clock menu more-arrow no yes mobile

Filed under:

Peyton’s Passes, Week Two: Game manager deluxe

When the offense rushes 60 times, there’s only so much throwing to do.

NCAA Football: Northwestern at Iowa Jeffrey Becker-USA TODAY Sports

You’ve seen Thorson’s Throws, Hunter’s Heaves and even Aidan’s Attempts over the past few years on Inside NU, and we’re back again this year to provide you with weekly breakdowns of the play of Wildcat quarterbacks. Without further ado, enjoy the second edition of Peyton’s Passes!

In its season-opener, Northwestern didn’t need to throw the ball a ton against a weak Maryland front seven. The Wildcats ran 83 plays against the Terps, and Ramsey attempted 30 passes. They were not going to be able to replicate that offensive game plan against a much tougher Iowa defense on a windy day at Kinnick Stadium.

After rushing for an impressive 325 yards in Week One, offensive coordinator Mike Bajakian kept things ground-heavy. NU rushed 50 times compared with just 18 passing attempts. However, that number is a bit misleading. Bajakian probably called 5-10 more pass plays than are represented, but as you’ll see in some plays below, Ramsey often did not like what he saw and elected to call his own number.

Ramsey showed his veteran poise and a game manager-esque mentality throughout most of the afternoon. He hardly tried to throw the ball downfield, and though he fit throws into some tight windows, he didn’t force anything (with one important exception).

He completed only one pass more than 20 yards, and even that is misleading: it was a short dump-off that Drake Anderson turned into a longer gain with an insane juke. The area in which he excelled is right where he succeeded against Maryland: the intermediate throws of 10-19 yards. He completed every single one of those throws against Iowa except for a late interception, and that’s clearly been a strength in the first two weeks.

Here’s the full statistical breakdown of Ramsey’s performance on the road in Iowa City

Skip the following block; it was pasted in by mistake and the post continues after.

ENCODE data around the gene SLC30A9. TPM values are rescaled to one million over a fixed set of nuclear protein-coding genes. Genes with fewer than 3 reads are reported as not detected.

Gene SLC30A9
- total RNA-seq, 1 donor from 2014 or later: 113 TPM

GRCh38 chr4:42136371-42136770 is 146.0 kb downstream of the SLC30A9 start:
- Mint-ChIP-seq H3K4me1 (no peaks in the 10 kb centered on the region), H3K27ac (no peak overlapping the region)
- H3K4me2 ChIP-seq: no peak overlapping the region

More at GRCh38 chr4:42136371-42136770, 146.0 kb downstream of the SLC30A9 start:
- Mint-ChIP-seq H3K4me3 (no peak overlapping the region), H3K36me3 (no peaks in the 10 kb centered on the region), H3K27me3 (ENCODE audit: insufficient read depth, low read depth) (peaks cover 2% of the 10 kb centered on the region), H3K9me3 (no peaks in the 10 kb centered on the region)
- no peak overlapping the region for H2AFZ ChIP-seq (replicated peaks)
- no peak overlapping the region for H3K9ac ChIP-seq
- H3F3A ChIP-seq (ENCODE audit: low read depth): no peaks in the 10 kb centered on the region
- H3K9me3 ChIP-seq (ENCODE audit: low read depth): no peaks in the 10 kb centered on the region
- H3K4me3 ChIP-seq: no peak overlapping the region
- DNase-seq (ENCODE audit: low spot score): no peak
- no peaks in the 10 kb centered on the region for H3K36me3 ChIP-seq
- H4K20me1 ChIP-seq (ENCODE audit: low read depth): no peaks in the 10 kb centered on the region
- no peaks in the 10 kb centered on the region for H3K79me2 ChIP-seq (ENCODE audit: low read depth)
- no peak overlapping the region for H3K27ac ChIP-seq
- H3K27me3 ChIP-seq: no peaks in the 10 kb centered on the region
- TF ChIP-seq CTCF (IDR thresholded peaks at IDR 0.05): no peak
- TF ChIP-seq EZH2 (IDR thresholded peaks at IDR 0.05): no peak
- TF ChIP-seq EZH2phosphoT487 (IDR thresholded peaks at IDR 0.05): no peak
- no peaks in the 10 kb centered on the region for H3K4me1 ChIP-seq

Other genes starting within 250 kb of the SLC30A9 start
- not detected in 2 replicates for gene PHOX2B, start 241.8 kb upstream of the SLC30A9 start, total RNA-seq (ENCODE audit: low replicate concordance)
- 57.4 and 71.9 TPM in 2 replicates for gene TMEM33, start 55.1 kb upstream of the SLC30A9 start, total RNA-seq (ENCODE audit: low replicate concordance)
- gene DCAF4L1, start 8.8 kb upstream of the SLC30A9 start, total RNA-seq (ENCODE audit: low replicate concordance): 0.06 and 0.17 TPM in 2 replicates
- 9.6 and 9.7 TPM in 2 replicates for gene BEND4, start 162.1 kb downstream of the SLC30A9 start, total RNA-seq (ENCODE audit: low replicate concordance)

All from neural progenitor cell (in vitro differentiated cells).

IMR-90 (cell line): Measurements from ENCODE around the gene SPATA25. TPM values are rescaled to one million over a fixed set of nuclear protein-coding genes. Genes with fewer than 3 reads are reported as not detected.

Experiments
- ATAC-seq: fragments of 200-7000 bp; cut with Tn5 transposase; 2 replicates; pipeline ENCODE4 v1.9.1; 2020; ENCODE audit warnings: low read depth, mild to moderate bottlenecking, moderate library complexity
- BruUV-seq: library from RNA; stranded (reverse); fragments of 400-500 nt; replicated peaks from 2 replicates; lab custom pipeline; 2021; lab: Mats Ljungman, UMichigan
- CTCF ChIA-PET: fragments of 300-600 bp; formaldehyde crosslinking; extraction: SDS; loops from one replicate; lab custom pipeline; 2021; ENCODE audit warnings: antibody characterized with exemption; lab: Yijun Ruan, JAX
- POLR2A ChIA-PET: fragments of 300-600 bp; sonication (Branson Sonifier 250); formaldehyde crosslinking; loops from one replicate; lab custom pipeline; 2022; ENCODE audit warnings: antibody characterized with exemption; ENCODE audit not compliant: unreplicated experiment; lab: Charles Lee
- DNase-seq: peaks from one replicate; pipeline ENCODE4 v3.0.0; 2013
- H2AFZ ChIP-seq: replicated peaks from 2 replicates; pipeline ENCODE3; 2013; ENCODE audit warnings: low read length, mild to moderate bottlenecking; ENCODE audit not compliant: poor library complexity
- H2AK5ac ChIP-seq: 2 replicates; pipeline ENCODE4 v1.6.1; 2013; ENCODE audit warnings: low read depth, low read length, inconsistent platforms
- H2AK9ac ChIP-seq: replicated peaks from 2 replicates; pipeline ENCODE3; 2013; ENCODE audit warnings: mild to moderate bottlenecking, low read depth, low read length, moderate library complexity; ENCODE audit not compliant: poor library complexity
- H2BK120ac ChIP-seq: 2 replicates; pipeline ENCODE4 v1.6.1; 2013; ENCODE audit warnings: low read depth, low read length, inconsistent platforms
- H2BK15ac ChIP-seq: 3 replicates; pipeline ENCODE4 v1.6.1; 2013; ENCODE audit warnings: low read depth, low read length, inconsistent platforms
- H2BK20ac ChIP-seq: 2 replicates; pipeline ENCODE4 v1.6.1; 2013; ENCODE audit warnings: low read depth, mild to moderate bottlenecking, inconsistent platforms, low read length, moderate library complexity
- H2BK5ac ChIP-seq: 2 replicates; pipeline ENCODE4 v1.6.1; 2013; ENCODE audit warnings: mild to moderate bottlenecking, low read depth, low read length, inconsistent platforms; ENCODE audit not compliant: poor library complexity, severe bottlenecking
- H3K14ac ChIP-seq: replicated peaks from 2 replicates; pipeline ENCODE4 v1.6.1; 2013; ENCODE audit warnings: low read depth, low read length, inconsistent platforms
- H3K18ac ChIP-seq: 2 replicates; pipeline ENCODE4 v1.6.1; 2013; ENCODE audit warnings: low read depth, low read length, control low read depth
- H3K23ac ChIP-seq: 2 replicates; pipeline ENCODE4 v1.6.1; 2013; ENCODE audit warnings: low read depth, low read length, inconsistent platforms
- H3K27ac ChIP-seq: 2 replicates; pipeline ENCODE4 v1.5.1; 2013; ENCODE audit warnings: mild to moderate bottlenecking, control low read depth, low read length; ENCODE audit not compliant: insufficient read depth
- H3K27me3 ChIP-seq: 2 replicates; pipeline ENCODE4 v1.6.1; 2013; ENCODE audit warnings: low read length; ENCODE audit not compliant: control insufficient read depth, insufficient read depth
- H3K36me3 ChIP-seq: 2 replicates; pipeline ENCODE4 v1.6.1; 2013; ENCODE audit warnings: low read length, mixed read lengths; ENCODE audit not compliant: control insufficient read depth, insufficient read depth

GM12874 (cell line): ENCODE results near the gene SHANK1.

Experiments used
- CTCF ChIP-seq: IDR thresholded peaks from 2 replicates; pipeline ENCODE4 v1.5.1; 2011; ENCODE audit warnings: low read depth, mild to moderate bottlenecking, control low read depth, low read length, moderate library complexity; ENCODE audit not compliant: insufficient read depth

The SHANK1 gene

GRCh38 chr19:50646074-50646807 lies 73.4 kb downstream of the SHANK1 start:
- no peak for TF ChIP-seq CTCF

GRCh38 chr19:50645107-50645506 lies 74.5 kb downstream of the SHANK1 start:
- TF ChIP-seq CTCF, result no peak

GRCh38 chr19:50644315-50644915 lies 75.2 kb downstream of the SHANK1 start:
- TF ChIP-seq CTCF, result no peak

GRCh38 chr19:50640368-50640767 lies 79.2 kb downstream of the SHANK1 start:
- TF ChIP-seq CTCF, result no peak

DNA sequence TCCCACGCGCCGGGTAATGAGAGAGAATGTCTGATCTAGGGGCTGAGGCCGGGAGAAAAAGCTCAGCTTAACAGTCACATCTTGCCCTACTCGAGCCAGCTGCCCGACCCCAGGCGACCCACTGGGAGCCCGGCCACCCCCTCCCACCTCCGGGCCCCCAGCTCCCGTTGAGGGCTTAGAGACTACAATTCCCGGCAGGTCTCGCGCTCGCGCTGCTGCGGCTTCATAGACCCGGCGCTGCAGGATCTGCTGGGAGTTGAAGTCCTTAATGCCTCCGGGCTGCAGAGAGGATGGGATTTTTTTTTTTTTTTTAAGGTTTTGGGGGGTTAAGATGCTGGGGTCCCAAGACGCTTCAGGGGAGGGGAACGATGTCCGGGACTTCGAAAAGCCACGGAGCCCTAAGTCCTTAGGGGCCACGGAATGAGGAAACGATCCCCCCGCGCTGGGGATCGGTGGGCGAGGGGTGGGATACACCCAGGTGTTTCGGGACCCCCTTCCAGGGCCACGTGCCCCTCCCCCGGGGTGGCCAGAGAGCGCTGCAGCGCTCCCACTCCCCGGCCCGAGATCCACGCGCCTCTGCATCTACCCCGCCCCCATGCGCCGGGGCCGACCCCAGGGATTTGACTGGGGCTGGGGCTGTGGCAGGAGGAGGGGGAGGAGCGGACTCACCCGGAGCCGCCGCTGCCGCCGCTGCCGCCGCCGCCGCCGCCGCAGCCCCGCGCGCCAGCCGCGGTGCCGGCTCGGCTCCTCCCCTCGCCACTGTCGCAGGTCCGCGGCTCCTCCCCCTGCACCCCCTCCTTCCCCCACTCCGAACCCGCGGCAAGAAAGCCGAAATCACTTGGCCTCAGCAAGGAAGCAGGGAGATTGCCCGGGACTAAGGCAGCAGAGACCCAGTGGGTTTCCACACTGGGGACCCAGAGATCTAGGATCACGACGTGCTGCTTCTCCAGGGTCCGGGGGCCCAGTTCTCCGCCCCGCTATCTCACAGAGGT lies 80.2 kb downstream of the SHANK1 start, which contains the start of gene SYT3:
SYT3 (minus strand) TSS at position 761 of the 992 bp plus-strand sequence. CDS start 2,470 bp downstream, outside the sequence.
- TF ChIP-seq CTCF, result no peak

Peyton Ramsey vs Iowa

Range Completion Attempts Yards Yds/Attempt Yds/Completion INT
Range Completion Attempts Yards Yds/Attempt Yds/Completion INT
40+ 0 0 0 0 0 0
30-39 0 0 0 0 0 0
20-29 0 0 0 0 0 0
10-19 6 7 86 12.3 14.3 1
0-9 5 11 44 4 8.8 0
Totals 11 18 130 7.2 11.8 1

Peyton Ramsey Full 2020 Passing Chart

Range Completion Attempts Yards Yds/Attempt Yds/Completion INT
Range Completion Attempts Yards Yds/Attempt Yds/Completion INT
40+ 0 0 0 0 0 0
30-39 0 1 0 0 0 0
20-29 1 2 23 11.5 23 0
10-19 11 15 163 10.9 14.8 1
0-9 22 30 156 5.2 7.1 0
Totals 34 48 342 10.1 7.1 1

Third Downs

As is clear from the numbers, Northwestern didn’t throw the ball all that much, but it kept drives on time with successes on early-down runs, which led to plenty of manageable third down distances. In total, NU converted 10-of-19 third downs, which is impressive in any game, and especially against a solid Hawkeye defense. Ramsey converted five of seven third downs through the air.

On these critical conversions, Ramsey made use of both his athleticism and natural pocket presence. Here, the protection on the left side is very good, and he buys himself enough time to hit Ramaud Chiaokhiao-Bowman on the mini-scramble. The window to fit the pass in isn’t huge, and Ramsey does a nice job keeping it low and putting it only where RCB can get it. High-percentage plays!

This play is actually a fourth down, coming at a critical point late in the first half as NU tried to maintain control of the momentum with the wind at its back. It’s another designed rollout to the right, and he fires it in to an open Kyric McGowan. Ramsey is able to set his feet and show that he has the arm strength when he needs it to fit the ball into tight windows.

Another thing that stands out is his patience. Of course, it’s helpful that he had pretty good protection on these throws, but he didn’t flinch at the first sight of pressure à la Spencer Petras or 2019 Northwestern quarterbacks. Ramsey surveys his options from within the pocket, then outside of the pocket, and only throws it away or takes a sack if he is sure he doesn’t have a viable throw.

These final two passes are just pure enjoyment. Look at the accuracy and clutch factor on both of these completions. He gets solid protection on both plays, and then steps up to fire to both sides of the field for his receivers to make impressive sliding catches. Both come at critical times to move the sticks, and it’s those types of throws that need to be made in order to close out games.